8. Green tea consumption and liver disease: a systematic review. Jin X, Zheng RH, Li YM. Liver Int. 2008 Aug;28(7):990-996.
  9. Correlation of fatty liver and abdominal fat distribution using a simple fat computed tomography protocol. Seonah Jang, Chang Hee Lee, Kyung Mook Choi, Jongmee Lee, Jae Woong Choi, Kyeong Ah Kim, and Cheol Min Park. World J Gastroenterol. 2011 Jul 28; 17(28): 3335–3341.
  10. Correlation of abdominal fat accumulation and liver steatosis: importance of ultrasonographic and anthropometric measurements. Sabir N, Sermez Y, Kazil S, Zencir M. Eur J Ultrasound. 2001 Dec;14(2-3):121-128.
  11. How does the liver work? Menche N. (ed.) Biologie Anatomie Physiologie. Munich: Urban & Fischer/ Elsevier; 2012.
  12. Dietary approach in the treatment of nonalcoholic fatty liver disease. Silvia Marinho Ferolla, Luciana Costa Silva, Maria de Lourdes Abreu Ferrari, Aloísio Sales da Cunha, Flaviano dos Santos Martins, Cláudia Alves Couto, and Teresa Cristina Abreu Ferrari. World J Hepatol. 2015 Oct 28; 7(24): 2522–2534.
  13. Teen Girl Develops Hepatitis After Drinking Green Tea Bought Online. Gillian Mohney. Published online at abcnews. Sept 25, 2015
  14. Green tea extract: a potential cause of acute liver failure. Patel SS1, Beer S, Kearney DL, Phillips G, Carter BA.World J Gastroenterol. 2013 Aug 21;19(31):5174-5177.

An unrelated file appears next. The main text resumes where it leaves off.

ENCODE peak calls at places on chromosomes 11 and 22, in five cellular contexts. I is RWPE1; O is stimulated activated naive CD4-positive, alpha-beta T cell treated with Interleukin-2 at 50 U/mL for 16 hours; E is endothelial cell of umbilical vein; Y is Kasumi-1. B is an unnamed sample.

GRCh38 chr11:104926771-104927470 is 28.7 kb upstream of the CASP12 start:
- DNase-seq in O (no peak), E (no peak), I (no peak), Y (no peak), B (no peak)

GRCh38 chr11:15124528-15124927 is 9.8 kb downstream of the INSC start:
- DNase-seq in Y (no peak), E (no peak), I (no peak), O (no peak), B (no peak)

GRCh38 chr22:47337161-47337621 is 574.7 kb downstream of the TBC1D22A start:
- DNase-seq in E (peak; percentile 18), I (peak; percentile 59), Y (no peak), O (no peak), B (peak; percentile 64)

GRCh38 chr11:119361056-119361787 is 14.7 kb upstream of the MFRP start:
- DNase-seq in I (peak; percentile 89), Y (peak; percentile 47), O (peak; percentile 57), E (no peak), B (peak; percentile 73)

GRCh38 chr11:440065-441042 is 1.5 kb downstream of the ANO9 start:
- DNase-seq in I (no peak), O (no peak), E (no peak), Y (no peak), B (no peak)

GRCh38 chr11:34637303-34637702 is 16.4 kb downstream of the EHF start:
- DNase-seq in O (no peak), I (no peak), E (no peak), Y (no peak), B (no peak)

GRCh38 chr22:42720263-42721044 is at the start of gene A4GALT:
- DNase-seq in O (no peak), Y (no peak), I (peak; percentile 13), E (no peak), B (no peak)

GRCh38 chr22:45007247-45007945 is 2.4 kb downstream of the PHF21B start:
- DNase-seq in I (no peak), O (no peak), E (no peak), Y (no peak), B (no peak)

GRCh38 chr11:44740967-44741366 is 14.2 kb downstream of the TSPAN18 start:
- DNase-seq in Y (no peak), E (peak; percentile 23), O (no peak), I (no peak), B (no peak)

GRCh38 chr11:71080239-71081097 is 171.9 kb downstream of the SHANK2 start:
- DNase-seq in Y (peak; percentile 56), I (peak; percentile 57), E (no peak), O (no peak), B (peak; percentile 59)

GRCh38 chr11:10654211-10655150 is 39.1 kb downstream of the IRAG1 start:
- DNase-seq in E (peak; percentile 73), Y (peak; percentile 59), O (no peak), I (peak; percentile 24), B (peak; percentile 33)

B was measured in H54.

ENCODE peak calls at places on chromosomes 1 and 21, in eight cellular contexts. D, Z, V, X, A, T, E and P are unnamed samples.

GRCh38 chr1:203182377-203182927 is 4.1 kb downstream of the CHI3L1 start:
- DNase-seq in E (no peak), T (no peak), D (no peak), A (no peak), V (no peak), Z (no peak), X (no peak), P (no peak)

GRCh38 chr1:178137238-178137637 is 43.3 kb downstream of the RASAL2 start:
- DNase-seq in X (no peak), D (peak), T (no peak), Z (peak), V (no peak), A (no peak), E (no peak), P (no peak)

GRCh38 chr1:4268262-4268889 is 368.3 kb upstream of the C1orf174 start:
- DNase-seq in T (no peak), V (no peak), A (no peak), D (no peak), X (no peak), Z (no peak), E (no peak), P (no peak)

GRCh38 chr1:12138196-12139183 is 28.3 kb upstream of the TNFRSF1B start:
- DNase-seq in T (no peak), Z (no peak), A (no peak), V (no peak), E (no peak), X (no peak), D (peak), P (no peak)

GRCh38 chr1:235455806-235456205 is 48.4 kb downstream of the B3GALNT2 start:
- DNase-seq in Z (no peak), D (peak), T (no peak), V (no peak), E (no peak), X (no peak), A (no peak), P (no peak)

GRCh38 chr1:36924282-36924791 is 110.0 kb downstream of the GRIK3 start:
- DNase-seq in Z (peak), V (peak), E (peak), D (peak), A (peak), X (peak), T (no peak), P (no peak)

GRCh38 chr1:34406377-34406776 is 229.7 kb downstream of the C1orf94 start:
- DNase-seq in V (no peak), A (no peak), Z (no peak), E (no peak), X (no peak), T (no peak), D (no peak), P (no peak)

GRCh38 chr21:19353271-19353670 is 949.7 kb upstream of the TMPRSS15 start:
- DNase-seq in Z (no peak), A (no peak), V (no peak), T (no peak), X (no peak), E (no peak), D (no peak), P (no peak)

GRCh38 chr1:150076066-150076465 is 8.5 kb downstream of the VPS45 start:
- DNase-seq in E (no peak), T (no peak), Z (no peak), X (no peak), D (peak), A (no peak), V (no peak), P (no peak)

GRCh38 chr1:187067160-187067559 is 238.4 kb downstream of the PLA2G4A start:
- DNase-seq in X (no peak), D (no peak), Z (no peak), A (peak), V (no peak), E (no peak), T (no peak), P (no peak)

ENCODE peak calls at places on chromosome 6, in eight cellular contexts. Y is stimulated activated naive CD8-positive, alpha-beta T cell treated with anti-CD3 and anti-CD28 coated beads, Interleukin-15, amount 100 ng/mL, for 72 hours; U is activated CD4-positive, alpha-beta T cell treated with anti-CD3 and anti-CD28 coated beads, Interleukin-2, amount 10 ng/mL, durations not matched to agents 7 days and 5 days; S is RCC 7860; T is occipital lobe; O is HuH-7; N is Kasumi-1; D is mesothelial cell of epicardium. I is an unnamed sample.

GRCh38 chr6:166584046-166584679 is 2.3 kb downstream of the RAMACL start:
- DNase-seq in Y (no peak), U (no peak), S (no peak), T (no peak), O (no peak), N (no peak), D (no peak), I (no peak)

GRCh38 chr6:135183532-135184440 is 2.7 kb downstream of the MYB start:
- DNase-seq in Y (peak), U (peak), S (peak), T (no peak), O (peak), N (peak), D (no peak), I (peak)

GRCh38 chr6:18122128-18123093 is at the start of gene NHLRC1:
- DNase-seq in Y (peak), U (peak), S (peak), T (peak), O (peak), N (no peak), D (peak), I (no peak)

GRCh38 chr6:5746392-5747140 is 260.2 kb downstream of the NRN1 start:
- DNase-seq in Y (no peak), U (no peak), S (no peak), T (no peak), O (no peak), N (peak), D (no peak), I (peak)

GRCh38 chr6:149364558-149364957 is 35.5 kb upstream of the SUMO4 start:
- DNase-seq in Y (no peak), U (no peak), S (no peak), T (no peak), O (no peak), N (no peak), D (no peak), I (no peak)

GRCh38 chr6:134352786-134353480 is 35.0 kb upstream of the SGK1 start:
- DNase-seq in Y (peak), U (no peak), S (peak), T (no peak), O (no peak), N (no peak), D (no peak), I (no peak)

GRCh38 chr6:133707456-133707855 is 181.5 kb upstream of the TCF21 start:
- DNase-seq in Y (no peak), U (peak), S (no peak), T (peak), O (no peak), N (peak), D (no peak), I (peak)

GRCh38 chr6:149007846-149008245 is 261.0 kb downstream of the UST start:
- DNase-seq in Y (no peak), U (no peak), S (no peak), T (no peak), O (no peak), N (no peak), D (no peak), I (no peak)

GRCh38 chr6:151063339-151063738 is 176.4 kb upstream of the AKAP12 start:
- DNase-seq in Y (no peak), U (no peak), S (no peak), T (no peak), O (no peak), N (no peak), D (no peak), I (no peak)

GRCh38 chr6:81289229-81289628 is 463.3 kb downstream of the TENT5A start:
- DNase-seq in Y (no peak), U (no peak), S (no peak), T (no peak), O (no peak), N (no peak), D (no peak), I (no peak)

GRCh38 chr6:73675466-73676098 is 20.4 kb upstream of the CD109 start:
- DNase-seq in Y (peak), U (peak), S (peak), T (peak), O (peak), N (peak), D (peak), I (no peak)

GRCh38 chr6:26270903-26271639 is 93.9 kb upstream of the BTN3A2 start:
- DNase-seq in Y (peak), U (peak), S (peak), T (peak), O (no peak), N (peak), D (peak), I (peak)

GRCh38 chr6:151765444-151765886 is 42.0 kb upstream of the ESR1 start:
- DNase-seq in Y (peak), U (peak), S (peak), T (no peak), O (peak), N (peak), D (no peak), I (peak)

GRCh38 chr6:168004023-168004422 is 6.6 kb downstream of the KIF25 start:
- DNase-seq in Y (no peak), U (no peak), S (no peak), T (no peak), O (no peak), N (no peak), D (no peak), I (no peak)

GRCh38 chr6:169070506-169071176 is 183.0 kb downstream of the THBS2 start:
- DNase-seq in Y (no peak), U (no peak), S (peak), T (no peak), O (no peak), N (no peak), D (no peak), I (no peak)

15. Nutrition, nonalcoholic fatty liver disease and the microbiome: recent progress in the field. Miriam B. Vos. Curr Opin Lipidol. 2014 Feb; 25(1): 61–66.
  16. Omega-3 polyunsaturated fatty acids and inflammatory processes: nutrition or pharmacology? Calder PC. Br J Clin Pharmacol. 2013 Mar;75(3):645-662.
  17. Advanced glycation end products (AGEs) and their involvement in liver disease. Hyogo H, Yamagishi S. Curr Pharm Des. 2008;14(10):969-972.
  18. Effect of dietary advanced glycation end products on mouse liver. Patel R, Baker SS, Liu W, Desai S, Alkhouri R, Kozielski R, Mastrandrea L, Sarfraz A, Cai W, Vlassara H, Patel MS, Baker RD, Zhu L. PLoS One. 2012;7(4):e35143.
  19. Dietary advanced glycation end-products aggravate non-alcoholic fatty liver disease. Christopher Leung, Chandana B Herath, Zhiyuan Jia, Sof Andrikopoulos, Bronwyn E Brown, Michael J Davies, Leni R Rivera, John B Furness, Josephine M Forbes, and Peter W Angus
  20. Role of receptor for advanced glycation end products (RAGE) in liver disease. Sho-ichi Yamagishi and Takanori Matsui. Eur J Med Res. 2015; 20(1): 15.
  21. Hepatoprotective potentials of onion and garlic extracts on cadmium-induced oxidative damage in rats. Obioha UE, Suru SM, Ola-Mudathir KF, Faremi TY. Biol Trace Elem Res. 2009 Summer;129(1-3):143-156
  22. Pharmacological and antioxidant actions of garlic and.or onion in non-alcoholic fatty liver disease (NAFLD) in rats. El-Din SH, Sabra AN, Hammam OA, Ebeid FA, El-Lakkany NM. J Egypt Soc Parasitol. 2014 Aug;44(2):295-308.